"I wanna do better/I wanna try harder/I wanna believe down to the letter/Jesus and Mary, can you carry us across this ocean into the arms of forgiveness?"
— from "Long Lost Brother"

Over the Rhine could be the most acclaimed "Christian artist" you've never heard of. Operating very much at an underground, grassroots level, the husband–wife duo of Linford Detweiler and Karin Bergquist have earned loyal followings in mainstream and Christian circles (though you won't likely find their music in Christian bookstores). They've opened for the Cowboy Junkies and played in bars, but they've also played the Cornerstone music festival and at Christian colleges. They were also featured on Squint's 2000 tribute album to Roaring Lamb artists.

Ohio, the duo's 10th album, is a 2–disc, 21–song career–defining masterpiece—their "White Album," if you will. Sort of a mix of Sixpence None the Richer, Sarah McLachlan, and Lucinda Williams, Over the Rhine has masterfully blended sophisticated pop with folk, country, and gospel on Ohio. Weaving together an array of folk instruments, the typically mellow duo keeps things impressively eclectic for 90 minutes of music. Bergquist, widely regarded as one of the finest vocalists alive, is dynamic throughout, and both she and Detweiler (who offers some of his richest piano work to date) paint each song differently through the emotions of the lyrics and melodies.

Over the Rhine isn't overtly Christian in their music, but the foundation is clearly there. They won't preach at you or necessarily even point you in the right direction, but they will offer you a fascinatingly poetic faith–based perspective. Part of the joy is discovering what their music means to you personally, but Ohio is perhaps their most spiritually expressive album yet, loosely tied together by themes centered on the lifelong journey to return home. "What I'll Remember Most" expresses the duality of human nature ("You are eighty percent angel, ten percent demon, the rest is hard to explain"), while "Anything at All" borrows from the book of Romans: "Sooner or later, things will all come around for good."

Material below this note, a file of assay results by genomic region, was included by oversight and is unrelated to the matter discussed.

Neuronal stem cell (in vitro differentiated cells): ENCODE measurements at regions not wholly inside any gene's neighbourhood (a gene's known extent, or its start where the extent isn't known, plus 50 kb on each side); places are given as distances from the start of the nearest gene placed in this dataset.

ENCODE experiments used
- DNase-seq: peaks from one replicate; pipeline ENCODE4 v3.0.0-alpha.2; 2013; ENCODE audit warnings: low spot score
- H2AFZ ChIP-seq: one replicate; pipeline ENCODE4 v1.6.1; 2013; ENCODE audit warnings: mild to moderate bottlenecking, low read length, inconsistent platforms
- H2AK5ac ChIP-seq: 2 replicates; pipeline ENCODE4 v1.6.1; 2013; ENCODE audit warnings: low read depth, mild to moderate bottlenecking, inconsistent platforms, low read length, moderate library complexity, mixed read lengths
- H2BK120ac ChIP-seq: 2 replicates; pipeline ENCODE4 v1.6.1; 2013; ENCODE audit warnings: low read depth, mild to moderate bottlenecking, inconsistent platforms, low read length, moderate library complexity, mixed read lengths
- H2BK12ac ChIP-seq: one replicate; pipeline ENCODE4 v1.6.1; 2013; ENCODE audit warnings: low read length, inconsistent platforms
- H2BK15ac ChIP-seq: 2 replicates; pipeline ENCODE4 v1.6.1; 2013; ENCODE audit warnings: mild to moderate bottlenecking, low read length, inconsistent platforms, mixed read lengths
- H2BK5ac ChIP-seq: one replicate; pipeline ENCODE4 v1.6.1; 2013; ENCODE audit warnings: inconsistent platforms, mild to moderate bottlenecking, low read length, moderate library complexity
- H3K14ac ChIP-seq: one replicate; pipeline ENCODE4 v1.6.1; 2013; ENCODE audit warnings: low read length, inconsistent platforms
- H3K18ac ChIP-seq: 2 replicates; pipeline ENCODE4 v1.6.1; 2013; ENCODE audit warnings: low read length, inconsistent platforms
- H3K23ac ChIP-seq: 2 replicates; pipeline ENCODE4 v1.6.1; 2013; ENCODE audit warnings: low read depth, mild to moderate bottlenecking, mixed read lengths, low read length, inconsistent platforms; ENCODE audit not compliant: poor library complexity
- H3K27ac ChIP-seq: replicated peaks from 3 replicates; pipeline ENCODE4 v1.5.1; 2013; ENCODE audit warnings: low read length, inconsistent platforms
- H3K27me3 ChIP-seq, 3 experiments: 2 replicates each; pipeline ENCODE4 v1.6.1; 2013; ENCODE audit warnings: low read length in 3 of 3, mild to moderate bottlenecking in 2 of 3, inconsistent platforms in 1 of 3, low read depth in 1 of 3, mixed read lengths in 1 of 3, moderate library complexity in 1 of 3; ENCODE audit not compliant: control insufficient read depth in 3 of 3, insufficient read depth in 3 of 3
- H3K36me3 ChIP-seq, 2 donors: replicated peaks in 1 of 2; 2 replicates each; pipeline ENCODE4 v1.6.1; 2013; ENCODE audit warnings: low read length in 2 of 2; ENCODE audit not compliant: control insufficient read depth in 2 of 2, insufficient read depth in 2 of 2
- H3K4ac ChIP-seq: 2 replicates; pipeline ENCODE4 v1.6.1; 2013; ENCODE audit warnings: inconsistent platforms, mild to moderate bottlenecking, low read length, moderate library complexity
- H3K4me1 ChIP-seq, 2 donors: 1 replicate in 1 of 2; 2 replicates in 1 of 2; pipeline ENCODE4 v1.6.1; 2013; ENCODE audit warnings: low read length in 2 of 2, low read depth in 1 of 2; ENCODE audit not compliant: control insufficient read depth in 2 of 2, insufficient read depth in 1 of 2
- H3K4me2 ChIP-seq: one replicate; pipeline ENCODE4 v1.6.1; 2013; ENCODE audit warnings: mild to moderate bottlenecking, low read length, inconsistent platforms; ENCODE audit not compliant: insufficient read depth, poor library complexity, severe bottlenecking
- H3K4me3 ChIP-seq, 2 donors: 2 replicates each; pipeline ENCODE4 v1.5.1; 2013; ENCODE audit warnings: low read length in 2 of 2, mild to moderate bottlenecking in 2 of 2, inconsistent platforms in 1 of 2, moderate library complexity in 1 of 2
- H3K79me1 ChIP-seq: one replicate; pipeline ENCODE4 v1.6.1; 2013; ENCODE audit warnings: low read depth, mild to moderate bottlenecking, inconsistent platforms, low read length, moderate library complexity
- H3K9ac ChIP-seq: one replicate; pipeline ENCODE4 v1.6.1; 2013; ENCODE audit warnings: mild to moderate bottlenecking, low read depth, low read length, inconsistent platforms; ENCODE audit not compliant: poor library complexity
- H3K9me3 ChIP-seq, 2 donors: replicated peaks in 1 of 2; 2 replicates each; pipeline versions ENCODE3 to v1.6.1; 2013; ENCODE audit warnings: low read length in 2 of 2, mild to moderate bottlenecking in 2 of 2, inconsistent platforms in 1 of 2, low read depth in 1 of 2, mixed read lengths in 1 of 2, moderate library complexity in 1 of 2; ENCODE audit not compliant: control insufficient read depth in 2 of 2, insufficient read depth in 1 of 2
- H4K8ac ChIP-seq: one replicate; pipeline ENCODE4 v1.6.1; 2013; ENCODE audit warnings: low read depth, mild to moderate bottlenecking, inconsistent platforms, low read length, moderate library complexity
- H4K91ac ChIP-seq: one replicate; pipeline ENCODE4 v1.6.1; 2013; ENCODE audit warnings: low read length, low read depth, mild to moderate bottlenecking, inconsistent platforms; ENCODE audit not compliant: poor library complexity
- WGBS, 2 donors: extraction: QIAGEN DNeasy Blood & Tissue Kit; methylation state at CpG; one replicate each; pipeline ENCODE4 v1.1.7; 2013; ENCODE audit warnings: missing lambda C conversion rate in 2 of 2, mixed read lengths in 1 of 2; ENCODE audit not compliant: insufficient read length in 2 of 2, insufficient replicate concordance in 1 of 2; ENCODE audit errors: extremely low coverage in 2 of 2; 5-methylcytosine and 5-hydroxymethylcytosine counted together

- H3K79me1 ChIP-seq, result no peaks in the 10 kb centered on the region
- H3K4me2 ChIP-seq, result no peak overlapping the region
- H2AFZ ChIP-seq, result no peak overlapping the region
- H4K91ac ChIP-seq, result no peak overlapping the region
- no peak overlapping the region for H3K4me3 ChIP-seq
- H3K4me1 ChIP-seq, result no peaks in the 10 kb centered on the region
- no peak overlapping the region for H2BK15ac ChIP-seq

There's only one reason (one word really) why Ohio hasn't been featured in our regular review coverage. Impassioned by the events in the Middle East and the fear of bringing a child into a fallen world, Bergquist uses one profanity in "Changes Come." Similar in tone to U2's "Wake Up, Dead Man," the bluesy lament pleads for Christ's return: "Changes come/Turn my world around … Jesus come/Bring the whole thing down … There is all this untouched beauty/The light the dark both running through me/Is there still redemption for anyone?" Similar emotions are expressed in "Long Lost Brother" (excerpted above), as well as the hidden track "Idea #21 (Not Too Late)," as Bergquist continually asks "how long" before all thing are made new.

Detweiler, the son of a minister, sees an intrinsic link between faith and art. "[Musician] Jane Siberry once said that all art was a form of prayer. I tend to agree. The music on Ohio is rooted in the gospel music we grew up with, but it's also splattered with the mud of real, everyday life. I feel a connection between many of the songs that tend to show up in my notebook and the Psalms that have woven themselves into the fabric of the faith. The Psalmist was all over the map—jubilant, thankful, unstoppable as well as pissed off, confused and downright glum. The Psalmist struggled with forgiveness, the tendency to want to hold a grudge, the desire to see one's enemies fry. But they are ultimately hopeful. I love how human the Psalms feel, and I hope our music feels much the same way—very human."

Human indeed, Ohio is one of 2003's most richly rewarding albums, sacred or secular.

Unless specified clearly, we are not implying whether this artist is or is not a Christian. The views expressed are simply the author's. For a more complete description of our Glimpses of God articles, click here.